Recently I had the opportunity to interview Martin Holladay, senior editor of the Green Building Advisor, former editor of Energy Design Update and former associate editor of the Journal of Light Construction. He was the keynote speaker at our Spring PHNW Conference that was held this month in Olympia, WA. I was curious in what challenges he would see for the Passive House movement in America since he had been following and reporting on energy and sustainability movements for quite some time.
I asked Martin what was different for Passive House coming into the American market as opposed to ANY green building program that starts up (like LEED, Energy Star, or Built Green). He was quick to point out that he really didn’t have the inside track on how to get people motivated to want a green label. He went on to distinguish Passive House as being different than green programs since it focuses strictly on energy. That focus, however is one Martin heartily agrees with because “energy is something that can be quantified and is easy to compare from an environmental standpoint.”
Some comparisons of Passive House statistics with other energy use or building costs have struck a dissonant chord with Martin though. In his keynote speech he called out those who declare Passive House as a “home without a heater” or claim that it is the most cost-efficient way to build towards energy efficiency. I would wager he had everyone’s attention as he flashed quotes that he found online on the screen to see if they would have their own words held up for examination.
I chose the word examination specifically for it was not to ridicule, but a desire for accuracy that continues to be Martin’s position. He sees exaggerations as an impediment to the forward movement of any program, and for our program in particular, because of the focus on energy, if we do not understand the basics of energy use and explain it appropriately we can come off too basic for those with more knowledgeable backgrounds . He says we don’t want to appear amateurish.
How then is it that we are being inaccurate, especially in the realm of energy use? With our focus being to fulfill the requirements of the Passive House standard and pass the rigors of the PHPP as well as the blower door test it would appear that the diligence in our efforts should speak for itself. But Martin does not believe the standard should be followed as a one size fits all solution, but as a reference point to build upon. He spoke at length of comparing the costs of PV (the upper end of reasonable energy costs in his opinion) and the costs of placing foam under a foundation. With cost as the comparator and the amount of energy being normalized, if PV wins out over foam under the foundation he feels that foam should not be used even if the lack of foam causes the project to not fulfill the PHPP requirements, and there for his argument is that the standard should be changed to include cost effective measures. Martin further explains his cost position “I am not advocating for the installation of a PV array. Rather, I am advising that the cost of PV should be used as the upper limit of any measure under consideration. If foam is more expensive than PV, it shouldn’t be installed. But I believe it’s better to use grid electricity than to install a PV array.”
My active imagination just took Martin’s argument in a slightly different direction. Martin’s PV/Foam argument might just be the solution for the issue of Passive House retrofits being more difficult to achieve. Perhaps future discussion could include a step in the PHPP where you assume you can lift an existing house and put foam underneath to reach the PHPP certification and then calculate how large of a PV array would be needed to be equivalent and install that instead. Of course if it works for the retrofits, it should be available for the new construction as well. [Insert argument on embodied energy here.] Debate is good.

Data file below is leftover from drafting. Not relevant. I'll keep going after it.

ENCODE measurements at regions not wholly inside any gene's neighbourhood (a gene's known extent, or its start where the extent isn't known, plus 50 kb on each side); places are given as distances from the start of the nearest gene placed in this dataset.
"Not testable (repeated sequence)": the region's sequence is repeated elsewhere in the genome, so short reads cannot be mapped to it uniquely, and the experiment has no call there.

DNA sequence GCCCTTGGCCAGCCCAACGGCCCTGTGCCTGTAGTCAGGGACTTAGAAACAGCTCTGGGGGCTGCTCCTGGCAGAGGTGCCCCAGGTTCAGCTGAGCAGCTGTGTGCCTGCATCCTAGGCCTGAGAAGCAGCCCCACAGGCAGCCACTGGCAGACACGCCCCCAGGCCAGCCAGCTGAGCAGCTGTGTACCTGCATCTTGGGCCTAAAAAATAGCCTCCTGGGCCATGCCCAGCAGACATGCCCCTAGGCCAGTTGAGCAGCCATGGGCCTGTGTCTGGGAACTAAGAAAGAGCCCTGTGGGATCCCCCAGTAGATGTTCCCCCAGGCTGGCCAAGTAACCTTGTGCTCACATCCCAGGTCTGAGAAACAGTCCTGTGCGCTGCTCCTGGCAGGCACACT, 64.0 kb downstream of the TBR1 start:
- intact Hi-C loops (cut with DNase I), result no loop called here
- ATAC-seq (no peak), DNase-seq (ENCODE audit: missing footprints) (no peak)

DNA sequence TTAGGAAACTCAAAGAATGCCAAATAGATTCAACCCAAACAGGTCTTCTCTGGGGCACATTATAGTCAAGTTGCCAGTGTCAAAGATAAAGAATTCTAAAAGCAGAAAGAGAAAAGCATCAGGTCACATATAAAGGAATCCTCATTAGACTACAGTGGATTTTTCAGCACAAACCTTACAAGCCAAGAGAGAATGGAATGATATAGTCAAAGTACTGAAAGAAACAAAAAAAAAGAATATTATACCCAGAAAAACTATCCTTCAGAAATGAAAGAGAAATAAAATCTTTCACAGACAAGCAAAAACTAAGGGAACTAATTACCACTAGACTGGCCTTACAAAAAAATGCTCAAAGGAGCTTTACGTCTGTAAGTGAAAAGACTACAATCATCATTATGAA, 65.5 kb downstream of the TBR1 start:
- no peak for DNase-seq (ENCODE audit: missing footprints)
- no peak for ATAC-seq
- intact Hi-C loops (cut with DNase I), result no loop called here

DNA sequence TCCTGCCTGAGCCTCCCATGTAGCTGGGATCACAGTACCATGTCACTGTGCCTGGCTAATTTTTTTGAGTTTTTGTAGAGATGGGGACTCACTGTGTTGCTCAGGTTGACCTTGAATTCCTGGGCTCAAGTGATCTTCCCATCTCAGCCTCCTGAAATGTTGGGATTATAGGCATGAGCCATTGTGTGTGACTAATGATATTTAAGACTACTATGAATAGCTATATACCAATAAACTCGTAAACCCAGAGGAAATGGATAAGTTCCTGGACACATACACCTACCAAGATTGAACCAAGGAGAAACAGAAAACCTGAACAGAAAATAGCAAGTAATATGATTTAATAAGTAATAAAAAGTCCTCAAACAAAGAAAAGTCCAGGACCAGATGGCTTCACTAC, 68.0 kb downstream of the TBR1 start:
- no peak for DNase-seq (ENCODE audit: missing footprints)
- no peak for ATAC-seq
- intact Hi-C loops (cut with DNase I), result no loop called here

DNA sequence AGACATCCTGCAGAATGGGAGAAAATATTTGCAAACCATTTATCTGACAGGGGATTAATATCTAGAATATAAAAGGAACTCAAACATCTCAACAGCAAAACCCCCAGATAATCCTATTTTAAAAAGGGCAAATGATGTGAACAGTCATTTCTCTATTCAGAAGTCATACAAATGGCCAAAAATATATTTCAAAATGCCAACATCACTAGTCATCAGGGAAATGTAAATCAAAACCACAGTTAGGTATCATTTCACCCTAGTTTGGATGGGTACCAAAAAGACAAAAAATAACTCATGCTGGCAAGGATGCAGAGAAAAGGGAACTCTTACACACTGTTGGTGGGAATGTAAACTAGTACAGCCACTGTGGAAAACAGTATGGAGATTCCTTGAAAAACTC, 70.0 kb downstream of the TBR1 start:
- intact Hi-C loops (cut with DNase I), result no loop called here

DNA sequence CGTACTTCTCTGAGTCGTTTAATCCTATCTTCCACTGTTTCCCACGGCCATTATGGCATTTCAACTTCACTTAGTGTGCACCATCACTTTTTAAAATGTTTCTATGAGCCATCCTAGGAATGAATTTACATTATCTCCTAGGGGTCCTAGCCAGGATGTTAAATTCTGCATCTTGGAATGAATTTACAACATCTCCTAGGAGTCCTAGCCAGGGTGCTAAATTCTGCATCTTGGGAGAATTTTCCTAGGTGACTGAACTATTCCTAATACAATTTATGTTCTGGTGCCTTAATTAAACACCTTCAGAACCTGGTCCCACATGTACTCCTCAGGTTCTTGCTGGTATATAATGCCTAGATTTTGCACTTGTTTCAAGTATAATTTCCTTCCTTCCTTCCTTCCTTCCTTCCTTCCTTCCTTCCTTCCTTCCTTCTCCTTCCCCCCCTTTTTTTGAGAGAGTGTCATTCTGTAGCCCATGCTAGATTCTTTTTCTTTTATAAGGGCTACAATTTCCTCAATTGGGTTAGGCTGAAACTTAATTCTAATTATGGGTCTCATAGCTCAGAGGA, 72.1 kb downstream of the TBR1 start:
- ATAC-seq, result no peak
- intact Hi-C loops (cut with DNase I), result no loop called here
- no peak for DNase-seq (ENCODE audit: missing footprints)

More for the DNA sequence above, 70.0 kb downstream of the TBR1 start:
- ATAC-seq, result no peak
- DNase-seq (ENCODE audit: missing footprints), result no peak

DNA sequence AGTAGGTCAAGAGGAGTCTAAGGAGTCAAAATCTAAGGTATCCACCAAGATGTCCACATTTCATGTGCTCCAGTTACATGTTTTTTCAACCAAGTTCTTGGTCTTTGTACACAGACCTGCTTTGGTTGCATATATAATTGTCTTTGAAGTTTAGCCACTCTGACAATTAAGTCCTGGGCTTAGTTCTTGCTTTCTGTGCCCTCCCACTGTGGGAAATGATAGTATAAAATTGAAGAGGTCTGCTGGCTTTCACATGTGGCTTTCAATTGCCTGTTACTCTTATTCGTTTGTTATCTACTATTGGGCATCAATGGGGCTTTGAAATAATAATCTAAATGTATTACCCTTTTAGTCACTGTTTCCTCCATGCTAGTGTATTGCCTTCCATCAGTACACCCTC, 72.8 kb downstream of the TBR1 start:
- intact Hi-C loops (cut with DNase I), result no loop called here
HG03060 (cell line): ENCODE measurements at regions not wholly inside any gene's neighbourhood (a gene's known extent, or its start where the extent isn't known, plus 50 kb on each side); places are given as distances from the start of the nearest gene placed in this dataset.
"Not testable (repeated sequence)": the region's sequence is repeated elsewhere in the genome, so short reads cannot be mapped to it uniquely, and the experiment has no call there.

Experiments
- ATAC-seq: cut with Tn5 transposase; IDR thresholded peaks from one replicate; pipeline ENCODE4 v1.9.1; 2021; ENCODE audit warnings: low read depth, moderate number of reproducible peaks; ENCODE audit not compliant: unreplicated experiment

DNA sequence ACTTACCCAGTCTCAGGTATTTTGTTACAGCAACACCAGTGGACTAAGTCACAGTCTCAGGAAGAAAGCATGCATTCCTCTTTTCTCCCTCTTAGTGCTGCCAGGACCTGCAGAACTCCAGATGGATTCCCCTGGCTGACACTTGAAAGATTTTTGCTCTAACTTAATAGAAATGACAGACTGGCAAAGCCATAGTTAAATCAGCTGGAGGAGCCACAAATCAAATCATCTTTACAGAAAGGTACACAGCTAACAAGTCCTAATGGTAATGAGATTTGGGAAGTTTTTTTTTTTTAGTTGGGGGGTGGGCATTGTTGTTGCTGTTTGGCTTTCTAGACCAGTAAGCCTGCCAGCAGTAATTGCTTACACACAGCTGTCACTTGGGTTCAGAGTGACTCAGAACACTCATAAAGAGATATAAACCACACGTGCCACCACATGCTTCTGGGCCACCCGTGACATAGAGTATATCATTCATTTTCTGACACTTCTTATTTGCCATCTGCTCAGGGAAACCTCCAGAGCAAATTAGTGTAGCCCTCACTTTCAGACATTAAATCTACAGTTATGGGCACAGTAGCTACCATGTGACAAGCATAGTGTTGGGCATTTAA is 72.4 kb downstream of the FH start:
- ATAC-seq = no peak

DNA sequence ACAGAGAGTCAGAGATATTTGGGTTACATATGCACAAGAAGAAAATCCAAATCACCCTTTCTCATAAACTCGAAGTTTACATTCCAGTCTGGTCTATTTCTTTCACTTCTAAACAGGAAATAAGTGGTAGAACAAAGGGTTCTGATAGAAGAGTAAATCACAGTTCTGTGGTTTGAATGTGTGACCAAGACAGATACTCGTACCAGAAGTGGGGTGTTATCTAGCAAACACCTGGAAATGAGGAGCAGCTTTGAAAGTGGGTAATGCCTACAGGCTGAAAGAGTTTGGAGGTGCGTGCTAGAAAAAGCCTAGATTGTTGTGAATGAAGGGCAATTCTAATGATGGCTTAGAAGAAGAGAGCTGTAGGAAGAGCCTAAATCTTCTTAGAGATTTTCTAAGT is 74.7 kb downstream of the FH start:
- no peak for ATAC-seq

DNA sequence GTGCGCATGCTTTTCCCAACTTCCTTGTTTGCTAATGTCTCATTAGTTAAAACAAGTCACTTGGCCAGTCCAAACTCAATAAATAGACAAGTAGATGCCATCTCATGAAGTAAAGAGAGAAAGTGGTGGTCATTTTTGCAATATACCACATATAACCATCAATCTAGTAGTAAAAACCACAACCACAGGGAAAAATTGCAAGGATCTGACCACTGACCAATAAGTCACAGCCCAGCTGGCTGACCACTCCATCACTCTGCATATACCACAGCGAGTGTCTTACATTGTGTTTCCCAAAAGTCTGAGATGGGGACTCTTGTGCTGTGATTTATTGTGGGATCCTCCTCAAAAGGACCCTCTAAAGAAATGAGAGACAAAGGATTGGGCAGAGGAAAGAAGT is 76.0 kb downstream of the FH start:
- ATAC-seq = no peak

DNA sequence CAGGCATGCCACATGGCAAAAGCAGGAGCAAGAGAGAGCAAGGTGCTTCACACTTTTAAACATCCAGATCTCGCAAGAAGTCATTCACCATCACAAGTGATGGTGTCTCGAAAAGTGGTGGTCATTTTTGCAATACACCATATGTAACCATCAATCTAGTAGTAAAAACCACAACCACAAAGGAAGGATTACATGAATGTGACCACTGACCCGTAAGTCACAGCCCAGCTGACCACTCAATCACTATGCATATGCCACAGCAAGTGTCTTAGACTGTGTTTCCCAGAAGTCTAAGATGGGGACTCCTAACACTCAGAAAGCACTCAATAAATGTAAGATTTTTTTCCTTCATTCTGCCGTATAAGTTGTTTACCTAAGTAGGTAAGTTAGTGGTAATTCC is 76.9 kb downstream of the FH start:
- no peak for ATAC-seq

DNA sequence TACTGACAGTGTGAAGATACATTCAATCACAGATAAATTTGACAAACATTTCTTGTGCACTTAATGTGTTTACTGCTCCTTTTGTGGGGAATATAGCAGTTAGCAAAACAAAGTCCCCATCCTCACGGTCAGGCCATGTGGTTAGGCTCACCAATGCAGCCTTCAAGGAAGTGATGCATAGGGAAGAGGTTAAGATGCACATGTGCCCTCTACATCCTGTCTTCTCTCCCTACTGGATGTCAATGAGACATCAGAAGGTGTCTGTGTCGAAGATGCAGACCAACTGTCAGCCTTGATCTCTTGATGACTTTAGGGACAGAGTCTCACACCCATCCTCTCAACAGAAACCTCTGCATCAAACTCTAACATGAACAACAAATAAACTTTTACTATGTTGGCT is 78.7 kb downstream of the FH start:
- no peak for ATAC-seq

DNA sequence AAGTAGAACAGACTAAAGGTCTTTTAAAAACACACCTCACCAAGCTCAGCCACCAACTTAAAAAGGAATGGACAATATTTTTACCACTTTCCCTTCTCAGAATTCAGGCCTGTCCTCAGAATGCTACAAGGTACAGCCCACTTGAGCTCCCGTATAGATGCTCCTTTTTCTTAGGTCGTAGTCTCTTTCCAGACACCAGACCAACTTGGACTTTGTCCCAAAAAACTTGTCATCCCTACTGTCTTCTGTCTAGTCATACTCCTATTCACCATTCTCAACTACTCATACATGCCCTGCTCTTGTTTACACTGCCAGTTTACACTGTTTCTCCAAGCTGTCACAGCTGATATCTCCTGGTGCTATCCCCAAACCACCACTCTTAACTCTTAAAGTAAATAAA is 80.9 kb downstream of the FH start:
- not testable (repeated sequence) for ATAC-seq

Back to Martin – I did ask him about ways people try to sell the idea of Passive House, both through climate change reasoning as well as health impacts. He enthusiastically said that the “main health benefit attributable to Passive House is that it has guaranteed mechanical ventilation.” and that “Anyone who wants high indoor air quality should look at an ERV or HRV, especially if they live in a cold climate.”
When it came to the topic of climate change he said that it appears more people are listening to the global warming skeptics. In his opinion we are facing an incontrovertible global crisis – one that we should not exaggerate, but that we should also not ignore the topic as a hot potato. Which is also excellent advice for the Passive House community when stating our position or facing an opposing challenge. We should not exaggerate, be careful to stress accuracy, and not hold any of our positions so dear that we can not hold them up to be publicly examined. It is in that examination and discussion that understanding and progress is made.
As the Passive House movement grows and establishes itself in the United States, we should not continually re-hash the old arguments, but we should also not shy from new ideas that can take Passive House in directions that have not yet been considered. As we build in the different climate zones in the US and with different materials, it will be good to reassess the standard at times to make sure that it is at its own optimal level. We need the opinion of people who have seen the green building programs and energy programs that have come and gone. We also need the ideas of new thinkers. The only way that can happen is with discussion, examination, and debate. You never know whose active imagination will be inspired towards thinking in new directions.